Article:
JOE Backpacking Diary #22 - My experience entering one of Rio's famous Favelas 6 years ago

JOE Backpacking Diary #22 - My experience entering one of Rio's famous Favelas

The end of the Olympics, Conor McGregor's fight, finding one of the best views in the world, an amazing favela tour and the beauty of Copacabana.

My name is Joe Harrington; I'm travelling through Central and South America for eight months, here's what happened on week 21.


Rio De Janeiro, Brazil (continued)

Last Saturday was a huge day in Rio because the Brazilian football team were going for gold.

A lot of people dismiss the importance of football at the Olympic, but good luck having that argument with a local. It was their biggest event of the games.

I didn't have a ticket for the match, they were like gold dust, but myself and an Antrim guy Kevin said we'd go to the Maracana to see if we could pick up some at the stadium.


The atmosphere out there was electric with 70,000 people making their way to the game. You could cut the tension with a knife because it was win-or-bust for this team.

The opposition were Germany, the country that humiliated them in the World Cup two years ago, so that added even more pressure to the occasion.

We didn't manage to get tickets in the end which was disappointing. We were offered a few at eight times their value but we didn't want to go that badly.

Myself and Kevin hopped on a train back to Flamengo and watched it in a bar packed to the door with locals.


The eruption of noise when Neymar scored the winning penalty was amazing, the people lost it and emotions were high with tears flowing left, right and centre.

That set up the evening nicely, the next job was to figure out a location to watch Conor McGregor v Nate Diaz at UFC 202.


After a bit of back-and-forth in the #IrishInRio WhatsApp group, we all decided to meet at the Irish bar under the arches in Lapa.

It was perfect. An easy-to-find location, a good bar with a lot of screens and Irish people everywhere.

What. A. War.

The tension of the Brazilian football fans was transfered to all of us watching that fight. It was unbelievable.

Here's the reaction when McGregor's hand was raised in victory.



MMA is huge in Brazil and we spoke to a lot of locals about McGregor after the fight. They don't like him because of the Jose Aldo shenanigans, but they respect him as a fighter.

Aldo is a God in Rio. His gym is in Flamengo is directly across the street from where I was staying there and the people I spoke to who know him say he's a complete gent. I hope I'll get to meet him before I leave Rio.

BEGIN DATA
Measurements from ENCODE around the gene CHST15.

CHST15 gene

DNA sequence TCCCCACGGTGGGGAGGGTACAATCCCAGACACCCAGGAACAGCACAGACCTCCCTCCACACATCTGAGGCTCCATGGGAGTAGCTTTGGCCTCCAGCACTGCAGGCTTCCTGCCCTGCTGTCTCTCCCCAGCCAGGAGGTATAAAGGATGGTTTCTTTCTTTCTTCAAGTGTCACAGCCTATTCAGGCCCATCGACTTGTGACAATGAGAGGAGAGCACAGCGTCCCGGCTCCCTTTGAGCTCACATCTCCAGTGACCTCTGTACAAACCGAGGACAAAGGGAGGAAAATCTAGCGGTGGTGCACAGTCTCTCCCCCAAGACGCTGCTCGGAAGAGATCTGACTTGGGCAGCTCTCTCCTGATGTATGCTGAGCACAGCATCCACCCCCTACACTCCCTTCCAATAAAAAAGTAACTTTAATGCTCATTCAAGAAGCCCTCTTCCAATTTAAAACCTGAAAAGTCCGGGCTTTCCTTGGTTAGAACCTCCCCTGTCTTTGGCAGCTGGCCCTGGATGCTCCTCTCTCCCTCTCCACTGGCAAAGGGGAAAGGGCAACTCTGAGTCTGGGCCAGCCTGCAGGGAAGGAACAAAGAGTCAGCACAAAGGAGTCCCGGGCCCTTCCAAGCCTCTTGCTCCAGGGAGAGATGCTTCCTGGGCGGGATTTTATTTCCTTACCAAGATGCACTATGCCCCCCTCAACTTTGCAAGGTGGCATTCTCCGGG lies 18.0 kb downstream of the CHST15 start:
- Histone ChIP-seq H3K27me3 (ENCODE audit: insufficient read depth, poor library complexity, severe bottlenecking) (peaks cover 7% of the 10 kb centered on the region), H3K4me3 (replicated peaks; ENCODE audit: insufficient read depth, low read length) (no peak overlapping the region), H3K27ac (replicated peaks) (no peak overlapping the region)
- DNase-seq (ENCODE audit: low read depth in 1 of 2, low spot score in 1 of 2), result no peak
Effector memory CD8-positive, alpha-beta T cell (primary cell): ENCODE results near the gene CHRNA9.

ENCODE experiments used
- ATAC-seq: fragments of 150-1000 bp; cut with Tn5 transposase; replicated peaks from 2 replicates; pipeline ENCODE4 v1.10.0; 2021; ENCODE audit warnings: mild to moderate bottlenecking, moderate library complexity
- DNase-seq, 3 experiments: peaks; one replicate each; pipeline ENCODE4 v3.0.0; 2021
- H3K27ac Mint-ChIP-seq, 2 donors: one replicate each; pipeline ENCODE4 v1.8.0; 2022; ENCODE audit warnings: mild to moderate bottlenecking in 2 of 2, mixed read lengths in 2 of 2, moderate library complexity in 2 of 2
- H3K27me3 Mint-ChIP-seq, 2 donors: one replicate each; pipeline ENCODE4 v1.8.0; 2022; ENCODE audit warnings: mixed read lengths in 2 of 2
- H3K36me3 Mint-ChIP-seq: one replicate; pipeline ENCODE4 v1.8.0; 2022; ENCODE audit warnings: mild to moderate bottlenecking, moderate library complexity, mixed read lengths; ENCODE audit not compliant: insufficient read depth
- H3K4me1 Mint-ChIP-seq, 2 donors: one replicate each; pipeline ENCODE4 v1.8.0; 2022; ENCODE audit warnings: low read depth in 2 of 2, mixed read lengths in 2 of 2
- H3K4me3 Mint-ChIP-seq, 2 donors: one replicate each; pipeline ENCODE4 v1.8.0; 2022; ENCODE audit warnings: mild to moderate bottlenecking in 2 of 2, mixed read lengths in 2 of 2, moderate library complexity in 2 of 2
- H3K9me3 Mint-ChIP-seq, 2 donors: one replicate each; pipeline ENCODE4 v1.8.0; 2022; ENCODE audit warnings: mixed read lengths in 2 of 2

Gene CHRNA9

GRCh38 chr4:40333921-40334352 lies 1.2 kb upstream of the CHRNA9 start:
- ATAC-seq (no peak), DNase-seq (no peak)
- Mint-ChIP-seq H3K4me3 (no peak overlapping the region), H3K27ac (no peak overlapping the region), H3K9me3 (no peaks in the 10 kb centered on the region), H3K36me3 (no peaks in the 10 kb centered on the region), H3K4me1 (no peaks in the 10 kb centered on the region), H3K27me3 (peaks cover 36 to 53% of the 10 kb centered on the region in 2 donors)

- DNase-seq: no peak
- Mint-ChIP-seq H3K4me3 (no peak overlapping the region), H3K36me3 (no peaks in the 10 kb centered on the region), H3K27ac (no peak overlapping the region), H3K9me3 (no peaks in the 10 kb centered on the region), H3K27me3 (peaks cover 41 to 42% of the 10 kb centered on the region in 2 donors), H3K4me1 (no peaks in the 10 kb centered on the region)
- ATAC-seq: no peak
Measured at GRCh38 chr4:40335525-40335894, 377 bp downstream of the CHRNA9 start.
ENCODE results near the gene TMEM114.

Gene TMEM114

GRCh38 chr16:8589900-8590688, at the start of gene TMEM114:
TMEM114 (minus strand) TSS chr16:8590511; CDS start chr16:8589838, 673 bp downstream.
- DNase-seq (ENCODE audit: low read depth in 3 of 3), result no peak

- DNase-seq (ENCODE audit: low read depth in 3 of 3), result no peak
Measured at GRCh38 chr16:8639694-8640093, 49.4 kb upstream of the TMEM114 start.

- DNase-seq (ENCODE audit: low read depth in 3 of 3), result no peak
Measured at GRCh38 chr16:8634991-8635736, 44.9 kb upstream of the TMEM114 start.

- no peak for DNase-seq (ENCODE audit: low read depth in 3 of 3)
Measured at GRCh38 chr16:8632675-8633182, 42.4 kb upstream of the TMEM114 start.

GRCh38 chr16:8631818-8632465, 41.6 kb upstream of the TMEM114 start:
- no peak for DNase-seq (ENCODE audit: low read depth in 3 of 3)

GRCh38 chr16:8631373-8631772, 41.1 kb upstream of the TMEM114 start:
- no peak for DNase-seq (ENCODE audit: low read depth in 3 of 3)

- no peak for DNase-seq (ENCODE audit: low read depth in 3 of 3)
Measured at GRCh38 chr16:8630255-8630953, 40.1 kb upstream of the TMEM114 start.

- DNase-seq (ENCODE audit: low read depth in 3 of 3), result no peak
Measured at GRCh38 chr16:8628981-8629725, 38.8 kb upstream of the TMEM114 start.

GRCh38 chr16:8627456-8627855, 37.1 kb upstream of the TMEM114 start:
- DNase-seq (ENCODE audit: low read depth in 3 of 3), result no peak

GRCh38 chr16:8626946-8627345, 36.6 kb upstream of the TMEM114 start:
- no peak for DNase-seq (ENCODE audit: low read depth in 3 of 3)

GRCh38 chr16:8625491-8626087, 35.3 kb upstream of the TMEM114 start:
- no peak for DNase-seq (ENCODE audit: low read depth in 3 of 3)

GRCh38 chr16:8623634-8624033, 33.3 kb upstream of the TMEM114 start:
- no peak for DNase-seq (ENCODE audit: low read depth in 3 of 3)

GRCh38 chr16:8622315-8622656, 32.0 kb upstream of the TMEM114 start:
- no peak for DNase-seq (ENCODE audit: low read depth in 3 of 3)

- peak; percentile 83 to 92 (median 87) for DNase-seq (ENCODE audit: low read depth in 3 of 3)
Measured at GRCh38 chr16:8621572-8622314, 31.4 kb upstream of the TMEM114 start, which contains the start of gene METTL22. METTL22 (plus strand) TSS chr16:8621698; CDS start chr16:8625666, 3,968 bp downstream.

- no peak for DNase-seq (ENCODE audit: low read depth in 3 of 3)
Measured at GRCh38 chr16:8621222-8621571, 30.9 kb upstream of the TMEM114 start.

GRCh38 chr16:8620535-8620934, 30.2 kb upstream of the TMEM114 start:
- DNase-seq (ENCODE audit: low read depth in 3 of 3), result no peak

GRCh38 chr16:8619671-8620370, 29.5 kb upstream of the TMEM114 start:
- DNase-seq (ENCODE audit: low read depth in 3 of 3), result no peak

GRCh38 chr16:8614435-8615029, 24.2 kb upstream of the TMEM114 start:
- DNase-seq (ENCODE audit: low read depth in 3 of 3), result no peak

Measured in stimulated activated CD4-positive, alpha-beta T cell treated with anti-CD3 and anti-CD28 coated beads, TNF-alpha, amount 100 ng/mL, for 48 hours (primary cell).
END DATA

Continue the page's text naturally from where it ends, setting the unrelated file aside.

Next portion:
A crazy thing happened after the McGregor fight. We went back on the street and it was raining so everyone huddled close together under the arches.

We were all having a drink, when suddenly the back of my throat completely dried up, I started sneezing uncontrollably and my eyes started watering.

I looked around and the same thing was happening to the entire Irish crew; Ali, Niamh, Niall, Tom, John, Eoin and Jamie.

We ran a few metres from the area and managed to get back to normal after a minute, but we were all wondering "WTF?"

A local guy told us that it's a powder thieves throw in the air before they rob people. The victim breathes it in and get so distracted that they can be easily pick-pocketed.

Thankfully we all still had our wallets and phones, sneaky bastards though.

Sunday was the final day of Rio 2016, I couldn't believe it was over, the three weeks zipped by at a ferocious pace.

The weather was pretty crap so that muted the atmosphere around the city. Although, to be honest, I think a lot of people were happy the circus was pulling out of town.

I watched the closing ceremony in a restaurant in Flamengo and it was a nice way to wind it all down. I have to say seeing Gary O'Donovan carry the flag was brilliant too, a real breakout star of the games.

I woke up on Monday morning and decided to work on my Portuguese. I need to improve it because I'm awful.

The language has really frustrated me in the last few weeks because I had a decent grasp of Spanish before I got here, and while there are similarities, it's completely different.

I've resorted to watching Portuguese cartoons, YouTube language tutorials and downloading Portuguese apps.

So far, so bad.

When I came to the internet cafe tonight to write this blog I tried to communicate in Portuguese. The guy working here rolled his eyes and said, "Can you please just speak English?" in perfect English. Ok.

I'm back in travel mode now and the first touristy thing I checked out here was the Sugarloaf Mountain.

I was really lucky that the entrance to the cable cars that take you up the mountain was only a 30 minute walk from my Air BnB.

I strolled along Botafogo beach and down the pier to Urca where you get the cable cars.


Cable Car to the Sugarloaf

The trip up consists of two cable cars, it took me 15 minutes overall and it cost €20.

Here's the view of Copacabana from the top.

Ivan, the man I'm renting the Air BnB from, said the view from the top of the Sugarloaf is the best in Rio. It's hard to disagree.